Please login or join to subscribe to this thread
The job title doesn't matter as much as the experience. In most of my PM roles, my title was something else and I have seen many "PM" job descriptions which are more administrative than project leadership.
Part of the value in the PMP certification is that it does require experience performing PM job functions but many of those functions are not exclusive to the PM. Technical principals/leads for example, typically plan and manage their team's own work, essentially managing projects within larger projects.
When applying for a PM position, demonstrating that you can perform the essential job functions will carry much more weight than someone who has a certification, but can't show the experience. It could get you in the door in an entry level PM/project administrator position and pass some HR application filters, but for roles with significant responsibility, hiring managers will probably look more at your experience than your certs.
You can double check with customer care, but the current PMP requirements include having the prerequisite experience (36 months leading projects if you have a 4 year degree, 60 months without), when you apply to take the exam.
You need to have had end-to-end (full lifecycle) experience leading projects. In general, solo (i.e. you were PM and sole contributor) projects are not considered eligible, and there does need to be substantiating evidence of the role you played in case your application gets audited.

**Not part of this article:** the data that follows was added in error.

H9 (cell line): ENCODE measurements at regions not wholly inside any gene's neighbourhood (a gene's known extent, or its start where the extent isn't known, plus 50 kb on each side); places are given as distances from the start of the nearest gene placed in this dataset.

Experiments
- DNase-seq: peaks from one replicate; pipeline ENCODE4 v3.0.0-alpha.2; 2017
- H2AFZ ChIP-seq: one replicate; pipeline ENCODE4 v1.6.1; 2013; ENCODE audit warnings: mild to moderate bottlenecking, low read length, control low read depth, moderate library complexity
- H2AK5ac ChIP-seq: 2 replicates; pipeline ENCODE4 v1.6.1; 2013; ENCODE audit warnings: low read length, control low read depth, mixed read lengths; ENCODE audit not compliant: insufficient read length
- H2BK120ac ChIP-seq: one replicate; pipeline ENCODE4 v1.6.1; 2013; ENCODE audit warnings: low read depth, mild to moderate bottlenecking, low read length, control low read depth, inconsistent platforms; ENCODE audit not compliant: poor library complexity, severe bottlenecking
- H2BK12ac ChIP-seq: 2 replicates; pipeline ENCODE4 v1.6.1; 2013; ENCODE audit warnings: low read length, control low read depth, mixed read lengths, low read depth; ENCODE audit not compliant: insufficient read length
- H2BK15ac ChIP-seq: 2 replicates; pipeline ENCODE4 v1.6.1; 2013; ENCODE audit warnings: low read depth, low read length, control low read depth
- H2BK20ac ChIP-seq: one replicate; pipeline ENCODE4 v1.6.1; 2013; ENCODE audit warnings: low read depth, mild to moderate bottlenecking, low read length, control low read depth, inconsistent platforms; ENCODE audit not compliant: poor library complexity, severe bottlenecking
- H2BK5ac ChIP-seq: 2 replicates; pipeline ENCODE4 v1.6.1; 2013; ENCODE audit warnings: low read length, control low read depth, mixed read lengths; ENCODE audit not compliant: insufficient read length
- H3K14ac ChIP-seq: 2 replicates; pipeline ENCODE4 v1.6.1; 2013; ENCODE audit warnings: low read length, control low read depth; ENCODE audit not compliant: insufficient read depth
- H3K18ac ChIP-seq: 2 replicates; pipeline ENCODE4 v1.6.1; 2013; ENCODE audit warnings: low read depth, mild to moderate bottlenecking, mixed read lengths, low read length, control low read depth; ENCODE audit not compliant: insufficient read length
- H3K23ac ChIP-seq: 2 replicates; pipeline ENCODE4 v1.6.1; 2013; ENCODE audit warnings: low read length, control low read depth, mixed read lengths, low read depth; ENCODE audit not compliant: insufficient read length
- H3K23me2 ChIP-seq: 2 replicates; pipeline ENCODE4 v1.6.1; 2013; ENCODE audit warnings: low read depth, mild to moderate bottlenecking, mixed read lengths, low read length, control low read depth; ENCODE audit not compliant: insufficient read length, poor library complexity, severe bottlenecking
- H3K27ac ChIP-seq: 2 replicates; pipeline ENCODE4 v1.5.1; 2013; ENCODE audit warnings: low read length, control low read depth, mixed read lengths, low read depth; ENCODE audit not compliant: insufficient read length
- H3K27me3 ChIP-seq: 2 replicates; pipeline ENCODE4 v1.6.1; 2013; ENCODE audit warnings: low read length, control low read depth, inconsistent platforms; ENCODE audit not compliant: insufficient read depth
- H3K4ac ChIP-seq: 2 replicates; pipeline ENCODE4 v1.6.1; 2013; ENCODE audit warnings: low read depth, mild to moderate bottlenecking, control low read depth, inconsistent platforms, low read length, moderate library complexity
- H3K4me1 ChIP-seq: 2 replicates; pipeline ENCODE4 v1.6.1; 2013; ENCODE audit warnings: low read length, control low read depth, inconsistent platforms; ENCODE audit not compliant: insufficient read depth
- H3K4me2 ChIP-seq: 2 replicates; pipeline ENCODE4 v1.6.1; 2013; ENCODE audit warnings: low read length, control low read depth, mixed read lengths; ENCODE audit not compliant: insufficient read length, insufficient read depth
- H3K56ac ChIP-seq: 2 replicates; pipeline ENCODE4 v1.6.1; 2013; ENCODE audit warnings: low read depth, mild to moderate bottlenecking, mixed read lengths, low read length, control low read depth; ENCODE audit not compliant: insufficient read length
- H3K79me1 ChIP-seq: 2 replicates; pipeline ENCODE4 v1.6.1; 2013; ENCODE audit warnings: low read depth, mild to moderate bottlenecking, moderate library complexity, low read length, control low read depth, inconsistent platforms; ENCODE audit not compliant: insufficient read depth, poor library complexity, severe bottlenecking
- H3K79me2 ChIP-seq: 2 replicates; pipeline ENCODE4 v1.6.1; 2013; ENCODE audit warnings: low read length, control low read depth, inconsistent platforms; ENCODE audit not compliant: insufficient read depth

Kiron is totally right and to answer your question: Certifications are merely a proof that you have in-depth knowledge but are not a proof that someone is capable of doing the job.
I agree with Kiron. However, job title is not important.
You mentioned that projects where you're PM and sole contributor are not eligible to count toward the PMP certification. This is news to me. Does this mean that my freelance software development work, where I developed all of the software myself, can't be counted?
To be clear there were always multiple stakeholders, providers of expert judgment and technical expertise, at least two lawyers, etc. involved. I managed all of their involvement. But I wrote all of the actual code myself.
You've answered your own question: software development work is not project management work.
Please login or join to reply